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Health, Science, Environment

Compost at the curb: Experiment could spur food waste pickup throughout St. Louis County

Food waste being dropped off Total Organics Recycling's facility in St. Louis.
Total Organics Recycling
Composting company Total Organics Recycling began collecting food waste from residents in Brookside, a Maryland Heights subdivision.

Residents in a Maryland Heights subdivision are dropping off their food scraps near the street for composting in the first Missouri program to collect food waste at the curb.

In June, composting company Total Organics Recycling, Republic Services and St. Louis County began the service to residents of the Brookside subdivision. The program is funded by a $26,340 municipal waste grant made possible by landfill tipping fees. The grant pays the cost of providing collection bins and having Republic Services haul the waste to Total Organics Recycling’s facility in Maryland Heights. There is no cost to residents. 

Food waste constitutes more than 10 percent of all waste disposed of in Missouri, according to a study the Missouri Department of Natural Resources published in January.

Composting keeps food waste out of landfills, creates mulch that can be used for gardening and improves the environment, said Sara Koziatek, marketing coordinator for Total Organics Recycling.

“When you are throwing organic materials, such as food scraps, into landfills, it creates methane gas, which is 21 times more potent than carbon dioxide,” Koziatek said. “Whereas when you’re composting, it does not release the gas. Composting has been going on naturally since before dinosaurs were on the planet.”

Total Organics Recycling aims to enroll 400 residents in the program, which will end by June 2019. Total Organics Recycling and St. Louis County officials selected Brookside for the pilot program, because residents there demonstrated strong recycling habits, Koziatek said. Its location is close to Republic Services’ and Total Organics Recycling’s facilities. Residents can receive a three-gallon collection bin for their kitchens and a 36-gallon bin they can wheel to the curb.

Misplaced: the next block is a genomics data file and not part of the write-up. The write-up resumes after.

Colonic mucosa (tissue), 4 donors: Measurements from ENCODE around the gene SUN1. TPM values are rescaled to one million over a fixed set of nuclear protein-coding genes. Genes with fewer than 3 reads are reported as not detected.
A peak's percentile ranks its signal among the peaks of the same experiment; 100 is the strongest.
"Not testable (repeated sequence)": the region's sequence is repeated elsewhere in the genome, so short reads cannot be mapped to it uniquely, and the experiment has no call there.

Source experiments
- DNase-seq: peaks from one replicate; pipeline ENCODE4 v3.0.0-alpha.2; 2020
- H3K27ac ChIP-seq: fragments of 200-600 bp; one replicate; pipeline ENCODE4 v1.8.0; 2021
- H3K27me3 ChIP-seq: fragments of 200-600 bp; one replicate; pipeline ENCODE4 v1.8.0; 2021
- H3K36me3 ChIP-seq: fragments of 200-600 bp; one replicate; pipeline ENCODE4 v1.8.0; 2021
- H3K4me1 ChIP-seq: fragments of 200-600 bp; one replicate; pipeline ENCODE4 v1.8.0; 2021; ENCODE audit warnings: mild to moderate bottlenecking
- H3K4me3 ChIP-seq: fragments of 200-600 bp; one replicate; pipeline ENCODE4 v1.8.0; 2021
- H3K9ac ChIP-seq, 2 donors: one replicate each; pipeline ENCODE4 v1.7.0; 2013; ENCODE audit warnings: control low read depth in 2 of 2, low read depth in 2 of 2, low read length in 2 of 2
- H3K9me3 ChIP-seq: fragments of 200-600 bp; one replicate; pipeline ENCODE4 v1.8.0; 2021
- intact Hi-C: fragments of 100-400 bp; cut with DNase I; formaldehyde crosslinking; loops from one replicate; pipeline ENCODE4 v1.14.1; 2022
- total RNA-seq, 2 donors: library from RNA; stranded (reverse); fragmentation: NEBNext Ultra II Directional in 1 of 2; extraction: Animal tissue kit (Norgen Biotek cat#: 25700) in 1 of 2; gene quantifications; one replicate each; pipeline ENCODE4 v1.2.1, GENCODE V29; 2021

Total Organics Recycling accepts nearly all kinds of food waste, except fats, oils and grease. The company already collects food waste from the Saint Louis Zoo, Boeing, Nestle Purina and other nonprofits and companies in St. Louis. However, residential collection has been slow to launch in the St. Louis region because landfill fees are lower in the Midwest than on the coasts, Koziatek said.

“On the coasts, it’s mandatory for residents to compost, just because their landfills are filling up a lot quicker than we have here in the Midwest,” Koziatek said. “It’s costing their trash haulers three, four, five times as much to take a ton of material to their landfills.”

Adding food waste collection was not difficult, as Total Organics Recycling already picks up yard waste for county residents on a weekly basis, said Ian Ashcraft, an environmental representative at the St. Louis County Department of Public Health.

“We’re doing this because it’s the next level after recycling. People hear about reduce, reuse, recycling. But what do I do about my food waste?” Ashcraft said.

Officials want to see the program expanded throughout the county. Most likely, food waste collection could soon be offered to all residents in Maryland Heights, Ashcraft said. Other municipalities may try pilot programs to determine if it’s feasible. 

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